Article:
Even thought there was not much more opportunity in the North, at least there was racial tolerance, something the African Americans of the South were craving. When the Harlem Renaissance started, many prominent figures emerged from the myriad of writers, thinkers, artists, and musicians of the time. W.E.B Du Bois was an African American thinker and sociologist, who was very prominent in the Harlem Renaissance. He was at the forefront of the civil rights movement during this time and helped create the National Association for the Advancement of Colored People (NAACP) (“W.E.B Du Bois”). Another famous figure of the Harlem Renaissance was Langston Hughes.
Rachael Darrabie Professor Doku Freshman Composition 26 October 2011 “The South” “The South”, a poem written by Langston Hughes, represents the mindset that many migrants held during this time; an attitude that was the sole inspiration and motivation for the powerful racial pride that initiated the Harlem Renaissance. It was a demeanor developed from the social constructions in the South fused with the hopes and dreams of life in the North. The years between World War I and the Great Depression were good economic times for the United States, and jobs were plentiful in cities, especially in the North. Many southern blacks took advantage of this economic period which led to the start of the Great Migration; this gave Harlem its geographical importance. The Harlem Renaissance, also known as the New Negro Movement, was direct product of the Great Migration through location, racial pride, and social construction.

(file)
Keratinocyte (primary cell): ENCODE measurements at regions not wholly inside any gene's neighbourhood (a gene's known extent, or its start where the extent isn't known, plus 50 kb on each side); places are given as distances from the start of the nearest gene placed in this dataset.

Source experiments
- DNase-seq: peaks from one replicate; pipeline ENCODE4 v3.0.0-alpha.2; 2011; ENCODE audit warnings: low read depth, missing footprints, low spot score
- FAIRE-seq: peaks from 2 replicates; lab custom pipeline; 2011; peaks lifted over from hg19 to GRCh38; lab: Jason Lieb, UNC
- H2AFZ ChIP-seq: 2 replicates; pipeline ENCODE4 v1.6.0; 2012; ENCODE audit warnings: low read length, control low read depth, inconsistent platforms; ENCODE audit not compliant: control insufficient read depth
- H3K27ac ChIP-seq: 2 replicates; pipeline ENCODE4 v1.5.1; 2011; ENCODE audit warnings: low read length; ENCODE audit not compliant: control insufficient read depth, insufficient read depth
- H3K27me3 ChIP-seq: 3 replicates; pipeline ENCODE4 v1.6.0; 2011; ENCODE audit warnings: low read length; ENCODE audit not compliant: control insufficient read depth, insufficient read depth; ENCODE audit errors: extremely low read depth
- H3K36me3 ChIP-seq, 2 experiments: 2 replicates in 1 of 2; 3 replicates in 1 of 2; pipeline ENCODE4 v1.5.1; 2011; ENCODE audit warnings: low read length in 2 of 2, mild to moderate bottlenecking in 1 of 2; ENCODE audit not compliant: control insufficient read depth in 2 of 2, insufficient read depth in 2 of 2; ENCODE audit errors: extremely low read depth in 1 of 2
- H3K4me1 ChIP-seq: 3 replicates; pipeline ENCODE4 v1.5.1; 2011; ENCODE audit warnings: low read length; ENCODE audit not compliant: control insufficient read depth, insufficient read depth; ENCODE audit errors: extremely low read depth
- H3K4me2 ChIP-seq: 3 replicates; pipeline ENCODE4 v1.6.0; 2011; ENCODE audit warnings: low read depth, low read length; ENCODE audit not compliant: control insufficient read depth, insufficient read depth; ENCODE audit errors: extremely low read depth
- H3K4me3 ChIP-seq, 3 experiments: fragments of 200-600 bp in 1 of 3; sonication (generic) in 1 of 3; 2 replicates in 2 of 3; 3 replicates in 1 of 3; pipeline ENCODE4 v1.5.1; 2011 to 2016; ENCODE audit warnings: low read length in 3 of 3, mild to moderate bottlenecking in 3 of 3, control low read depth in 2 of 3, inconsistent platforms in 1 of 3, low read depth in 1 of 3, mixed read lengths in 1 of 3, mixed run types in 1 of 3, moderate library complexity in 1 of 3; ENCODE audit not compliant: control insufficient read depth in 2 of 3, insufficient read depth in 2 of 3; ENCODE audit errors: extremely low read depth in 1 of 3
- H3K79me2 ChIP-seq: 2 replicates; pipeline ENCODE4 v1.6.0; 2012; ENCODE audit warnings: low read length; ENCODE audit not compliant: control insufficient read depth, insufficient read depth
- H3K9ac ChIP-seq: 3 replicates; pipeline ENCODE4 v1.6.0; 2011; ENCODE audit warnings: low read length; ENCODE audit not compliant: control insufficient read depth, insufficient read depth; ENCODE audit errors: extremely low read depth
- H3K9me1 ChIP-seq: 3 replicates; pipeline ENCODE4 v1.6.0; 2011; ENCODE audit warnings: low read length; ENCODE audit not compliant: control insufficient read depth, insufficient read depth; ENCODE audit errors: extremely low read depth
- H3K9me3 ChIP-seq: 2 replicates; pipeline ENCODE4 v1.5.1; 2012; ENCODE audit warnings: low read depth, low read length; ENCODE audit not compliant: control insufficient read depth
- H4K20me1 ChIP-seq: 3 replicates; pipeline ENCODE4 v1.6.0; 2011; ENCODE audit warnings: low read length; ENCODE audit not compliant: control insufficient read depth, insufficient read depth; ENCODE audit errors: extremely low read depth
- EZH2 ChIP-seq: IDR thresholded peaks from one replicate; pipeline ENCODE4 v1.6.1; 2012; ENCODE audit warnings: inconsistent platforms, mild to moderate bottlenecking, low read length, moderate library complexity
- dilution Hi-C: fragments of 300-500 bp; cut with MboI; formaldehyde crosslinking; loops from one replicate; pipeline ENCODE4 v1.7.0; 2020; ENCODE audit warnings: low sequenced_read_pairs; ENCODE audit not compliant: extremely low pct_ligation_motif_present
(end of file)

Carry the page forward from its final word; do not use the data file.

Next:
The Harlem Renaissance was a time period where culture became a big issue in the African American community. More writers, poets, play wrights and other artistic figures came into place. Through this time (early 20th century) the term New Negro became more developed. The term originated from the 19th century as a sort of nick name for newly arrived slaves. The New Negro term included “violent resistance to oppression and the conservative anti-protest orientation of Booker T. Washington.” (Ferguson, 3) Writers had a big influence on the community throughout newspapers, magazines, etc; and most writers believe d that the New Negro should exemplify creativity, independence, strength, power, equality, and improvement.
He simulated and guided artistic activities and promoted the recognition and respect of blacks by the total American community. He urged and motivated black painters, sculptors, and musicians to look to African sources for identity and to discover materials and techniques for their work. He also encouraged black authors to seek subjects in black life, and to set high artistic standards for themselves. (http://www.biography.com). Locke edited the March 1925 issue of the periodical Survey Graphic, a special on Harlem and the Harlem Renaissance, which helped educate white readers about the flourishing culture there.
Its artistic and unique styles assisted with breaking down racial barriers by proving a voice that resonated throughout America and the world. As African-Americans transitioned to more urban areas and their social and economic status began to change, so did their musical progression. Many different “negro sounds” emerged around the same time of Rhythm and Blues, but of all those genres it had and still has one of the most profound sounds in the music industry. Sure, Rhythm and Blues originated from genre styles such as gospel, jazz and blues, but what made it so refreshing was that it combined all of those styles and made a brand new sound to give back to the people. This new style of music consisted of constant rhythms (as stated in the name of the genre) and different instruments such as; saxophones, drums, bass guitars, and the human voice, simultaneously playing together to generate a sound that focused on the failures and triumphs of African-American culture as a whole.